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ALL POLITICS IS LOCO

Cut and run isn't cutting it with these Democrats

November 05, 2006|Matthew Dallek | MATTHEW DALLEK, a former Democratic speechwriter on Capitol Hill, is the author of "The Right Moment: Ronald Reagan's First Victory and the Decisive Turning Point in American Politics."

ANALYSTS AND political pundits expect that voters disillusioned with the war in Iraq will vote Democratic on Tuesday in the hope that more Democrats in Congress will force the Bush administration to begin withdrawing U.S. forces. Ironically, the majority of the Democrats in tight political races are not the cut-and-run types that President Bush's senior strategist, Karl Rove, would have you believe. If elected, they are unlikely to lead any charge toward the exits in Iraq.

Many of these candidates for Congress have served in the military. Virginia U.S. Senate candidate Jim Webb is a decorated Vietnam War veteran. Pennsylvania Democratic House candidate Patrick Murphy won a Bronze Star in Iraq. One of the party's rising stars is Tammy Duckworth, who lost both legs in Iraq when her helicopter was shot down. Even Pennsylvania Rep. John P. Murtha, the decorated ex-Marine who the White House has tried to paint as a "Defeatocrat," supports a "redeployment of our military from Iraq [that] does not equate to abandoning Iraq."

The media's coverage of the midterm campaigns has tended to portray Democratic candidates as all over the map on Iraq, but in truth, Democrats are more united on what to do in Iraq than at any point since 2002, when they debated whether to authorize the use of force to topple Saddam Hussein: They are not in favor of cutting and running.

True, Democratic office-seekers aren't very specific about what they would do in Iraq. Few offer such detailed plans as that of Sen. Joseph R. Biden Jr. (D-Del.) who proposes that Iraq's Kurds, Sunnis and Shiites form three autonomous regions in the country. Instead, they generally call for "a phased redeployment" of U.S. troops in Iraq and across the region to help stabilize Iraq and free up troops so they can fight the war on terror.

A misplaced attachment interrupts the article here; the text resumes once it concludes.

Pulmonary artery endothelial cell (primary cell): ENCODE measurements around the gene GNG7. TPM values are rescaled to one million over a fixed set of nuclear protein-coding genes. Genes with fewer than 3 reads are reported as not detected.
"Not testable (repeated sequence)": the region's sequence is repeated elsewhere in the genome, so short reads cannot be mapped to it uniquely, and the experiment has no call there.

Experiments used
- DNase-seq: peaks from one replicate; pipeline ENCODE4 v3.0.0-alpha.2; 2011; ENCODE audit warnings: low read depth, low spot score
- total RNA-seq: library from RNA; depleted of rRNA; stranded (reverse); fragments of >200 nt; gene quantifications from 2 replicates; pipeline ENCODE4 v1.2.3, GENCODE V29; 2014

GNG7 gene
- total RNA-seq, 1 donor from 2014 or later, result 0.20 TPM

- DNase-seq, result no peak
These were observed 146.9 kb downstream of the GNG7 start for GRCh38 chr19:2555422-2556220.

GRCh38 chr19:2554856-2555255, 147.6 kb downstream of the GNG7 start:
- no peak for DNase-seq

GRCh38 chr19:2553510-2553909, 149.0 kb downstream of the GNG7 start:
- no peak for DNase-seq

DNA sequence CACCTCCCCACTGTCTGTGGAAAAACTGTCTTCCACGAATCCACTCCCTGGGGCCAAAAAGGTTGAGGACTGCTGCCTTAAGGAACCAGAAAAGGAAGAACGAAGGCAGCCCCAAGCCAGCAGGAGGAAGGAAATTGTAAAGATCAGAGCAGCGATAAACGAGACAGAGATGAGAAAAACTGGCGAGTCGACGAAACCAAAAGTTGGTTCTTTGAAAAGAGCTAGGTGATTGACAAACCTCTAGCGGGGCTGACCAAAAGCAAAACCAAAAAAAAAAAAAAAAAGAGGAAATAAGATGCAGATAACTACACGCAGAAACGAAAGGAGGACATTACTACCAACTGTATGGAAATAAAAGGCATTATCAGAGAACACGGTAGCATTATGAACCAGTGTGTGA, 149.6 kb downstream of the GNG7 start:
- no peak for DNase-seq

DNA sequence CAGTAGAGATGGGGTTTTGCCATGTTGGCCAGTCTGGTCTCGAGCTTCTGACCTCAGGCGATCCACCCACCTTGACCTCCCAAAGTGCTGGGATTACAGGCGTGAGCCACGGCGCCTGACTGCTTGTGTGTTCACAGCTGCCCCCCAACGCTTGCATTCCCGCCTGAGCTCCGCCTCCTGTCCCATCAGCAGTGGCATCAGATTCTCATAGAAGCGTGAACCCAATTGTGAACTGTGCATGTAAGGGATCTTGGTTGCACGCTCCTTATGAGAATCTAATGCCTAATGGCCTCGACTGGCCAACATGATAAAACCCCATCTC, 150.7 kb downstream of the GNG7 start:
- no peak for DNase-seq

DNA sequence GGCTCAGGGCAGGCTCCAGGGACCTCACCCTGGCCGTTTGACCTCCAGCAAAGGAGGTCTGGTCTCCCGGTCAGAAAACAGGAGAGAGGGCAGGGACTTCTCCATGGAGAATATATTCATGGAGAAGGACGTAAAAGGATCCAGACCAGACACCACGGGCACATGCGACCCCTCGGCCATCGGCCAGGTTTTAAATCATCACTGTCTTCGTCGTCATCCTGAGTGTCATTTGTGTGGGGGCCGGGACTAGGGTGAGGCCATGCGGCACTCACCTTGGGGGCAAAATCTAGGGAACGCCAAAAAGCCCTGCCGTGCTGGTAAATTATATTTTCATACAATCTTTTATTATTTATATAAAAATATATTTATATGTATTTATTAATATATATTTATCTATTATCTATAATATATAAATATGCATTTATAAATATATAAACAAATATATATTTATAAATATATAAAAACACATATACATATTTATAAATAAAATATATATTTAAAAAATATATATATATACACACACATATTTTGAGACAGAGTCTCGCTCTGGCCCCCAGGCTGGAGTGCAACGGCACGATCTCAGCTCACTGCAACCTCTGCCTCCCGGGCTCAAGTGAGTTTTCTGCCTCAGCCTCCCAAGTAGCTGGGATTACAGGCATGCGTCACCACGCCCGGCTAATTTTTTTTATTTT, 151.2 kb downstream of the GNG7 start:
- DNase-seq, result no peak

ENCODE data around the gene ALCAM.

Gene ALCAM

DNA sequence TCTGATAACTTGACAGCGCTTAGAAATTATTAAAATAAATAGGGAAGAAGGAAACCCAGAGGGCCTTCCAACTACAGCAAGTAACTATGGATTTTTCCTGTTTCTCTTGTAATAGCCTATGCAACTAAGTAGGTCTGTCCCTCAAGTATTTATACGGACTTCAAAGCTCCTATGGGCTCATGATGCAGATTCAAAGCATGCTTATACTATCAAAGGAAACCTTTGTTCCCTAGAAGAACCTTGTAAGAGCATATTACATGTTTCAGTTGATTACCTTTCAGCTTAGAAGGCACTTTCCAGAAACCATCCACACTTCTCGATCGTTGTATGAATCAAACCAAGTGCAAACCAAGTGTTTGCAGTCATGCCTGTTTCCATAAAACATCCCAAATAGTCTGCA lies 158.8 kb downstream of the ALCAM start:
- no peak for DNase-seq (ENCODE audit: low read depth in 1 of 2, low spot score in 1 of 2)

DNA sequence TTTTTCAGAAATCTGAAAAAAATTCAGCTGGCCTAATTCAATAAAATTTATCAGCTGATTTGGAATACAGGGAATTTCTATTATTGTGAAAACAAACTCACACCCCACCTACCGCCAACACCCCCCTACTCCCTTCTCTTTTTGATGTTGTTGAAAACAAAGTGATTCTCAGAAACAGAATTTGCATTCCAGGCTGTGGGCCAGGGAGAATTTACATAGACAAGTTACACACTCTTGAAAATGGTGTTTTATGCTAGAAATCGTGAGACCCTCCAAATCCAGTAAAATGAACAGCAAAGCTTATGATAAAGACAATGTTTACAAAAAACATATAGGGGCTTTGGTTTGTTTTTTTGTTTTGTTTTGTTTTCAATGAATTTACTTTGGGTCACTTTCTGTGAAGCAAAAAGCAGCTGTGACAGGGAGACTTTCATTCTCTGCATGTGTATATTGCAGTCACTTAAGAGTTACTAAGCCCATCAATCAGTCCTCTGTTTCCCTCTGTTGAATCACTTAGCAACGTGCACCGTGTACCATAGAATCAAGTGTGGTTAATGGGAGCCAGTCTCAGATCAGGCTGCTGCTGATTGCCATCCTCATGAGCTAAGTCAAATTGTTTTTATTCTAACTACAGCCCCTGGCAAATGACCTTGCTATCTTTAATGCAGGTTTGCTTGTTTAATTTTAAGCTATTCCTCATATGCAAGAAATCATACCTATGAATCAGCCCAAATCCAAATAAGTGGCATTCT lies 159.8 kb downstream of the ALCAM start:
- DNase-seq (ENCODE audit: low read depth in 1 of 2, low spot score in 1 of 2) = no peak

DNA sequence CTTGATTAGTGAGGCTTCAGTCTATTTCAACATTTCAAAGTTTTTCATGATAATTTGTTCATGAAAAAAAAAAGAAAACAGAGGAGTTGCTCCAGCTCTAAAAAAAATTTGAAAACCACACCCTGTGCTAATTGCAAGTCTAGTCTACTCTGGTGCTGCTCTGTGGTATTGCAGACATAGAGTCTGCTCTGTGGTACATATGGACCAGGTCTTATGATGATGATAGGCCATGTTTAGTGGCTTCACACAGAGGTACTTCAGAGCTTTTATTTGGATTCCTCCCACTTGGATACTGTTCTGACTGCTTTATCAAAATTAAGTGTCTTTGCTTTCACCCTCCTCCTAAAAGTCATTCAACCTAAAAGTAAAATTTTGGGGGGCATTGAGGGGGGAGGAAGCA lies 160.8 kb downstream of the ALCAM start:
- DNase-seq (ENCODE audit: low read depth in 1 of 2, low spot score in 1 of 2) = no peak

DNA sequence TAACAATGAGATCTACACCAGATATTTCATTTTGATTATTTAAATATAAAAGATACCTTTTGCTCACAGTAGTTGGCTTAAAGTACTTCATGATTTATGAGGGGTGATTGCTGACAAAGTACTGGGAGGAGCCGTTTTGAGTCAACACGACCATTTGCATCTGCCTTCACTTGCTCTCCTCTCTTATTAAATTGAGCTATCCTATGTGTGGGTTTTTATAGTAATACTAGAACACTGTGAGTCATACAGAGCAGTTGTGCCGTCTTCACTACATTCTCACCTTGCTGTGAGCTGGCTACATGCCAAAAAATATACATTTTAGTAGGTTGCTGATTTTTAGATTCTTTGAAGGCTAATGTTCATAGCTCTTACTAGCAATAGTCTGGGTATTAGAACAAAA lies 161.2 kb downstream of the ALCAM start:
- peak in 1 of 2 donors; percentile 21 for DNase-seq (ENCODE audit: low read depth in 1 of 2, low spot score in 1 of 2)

For instance, Duckworth, who is seeking a congressional seat in Illinois, believes that the U.S. cannot "simply pull up stakes" in Iraq because it would "create a security vacuum" and "risk allowing [Iraq] ... to become a base for terrorists." She supports a pullout of U.S. forces on a schedule based on the training of Iraq's armed forces.

Democrat Bob Casey Jr., who is trying to unseat Sen. Rick Santorum in Pennsylvania, believes that 2006 "should be a year of transition for the Iraqis to take responsibility for their own security and governance." To that end, he has promised to "push for a clear exit strategy" for U.S. forces that could include redeployment but would not result in an imminent pullout.

In describing his position on Iraq, Webb, who is in a close race with Republican Sen. George Allen in Virginia, quotes former President Eisenhower: "Any answer that dishonestly pledged an end to war in Korea by any imminent, exact date would brand its speaker as a deceiver."

Opposing a fixed timetable for a pullout, Webb says that "in the short term, we could move our troops out of the country but within the region" and "contain the terrorist threat within Iraq without continuing our occupation."

Like his fellow Democrats, he too studiously avoids firm deadlines and timetables.

Taken together, Democrats running in competitive House districts tend to be more conservative on Iraq than the congressional Democratic leadership. While denouncing Bush's "stay the course" approach, they have avoided talk about quitting Iraq in the near future. In Georgia's 12th Congressional District, for instance, incumbent Rep. John Barrow opposes "an immediate troop withdrawal or an arbitrary timeline for withdrawal from Iraq." In Indiana, Brad Ellsworth, who is poised to unseat GOP Rep. John Hostettler, has pledged to work "toward turning Iraq back to the Iraqi government" but has rejected "a public timetable."

Then there's Nevada, where another strong Democratic challenger, Jill Derby, backs the idea of laying down "clear benchmarks of progress" and vows to "finish what we started" in Iraq. "I'll stand up to leaders in my own party and oppose an immediate withdrawal," Derby has said.

By contrast, Democratic leaders in Washington have adopted the more aggressive position of favoring redeployment that includes specific dates to begin a phased withdrawal.

The developments last summer laid the foundation for this approach. First, 37 of 44 Democratic senators voted yes on an amendment, written by Sens. Carl Levin (D-Mich.) and Jack Reed (D-R.I.), that repudiated the Bush administration's "current open-ended commitment of United States forces in Iraq" as unsustainable and called on it to begin a phased redeployment of U.S. forces in 2006. But a different amendment establishing a timetable leading to a near-total withdrawal by July 1 garnered only 13 Democratic votes.

Then, at the end of July, senior congressional Democrats, including House Minority Leader Nancy Pelosi of California and Senate Minority Leader Harry Reid of Nevada, sent a letter to Bush urging "a phased redeployment of U.S. forces from Iraq" that "should begin before the end of 2006." They not only rejected Bush's "stay the course" policy in Iraq, they also called on the administration to "transition" U.S. forces "to a more limited mission focused on counter-terrorism" and assistance for Iraqi armed forces.

Whether the Democrats elected Tuesday will follow their party's leadership on Iraq remains to be seen. But what many commentators are calling a national referendum on Iraq is unlikely to produce a congressional clamor for immediate withdrawal.

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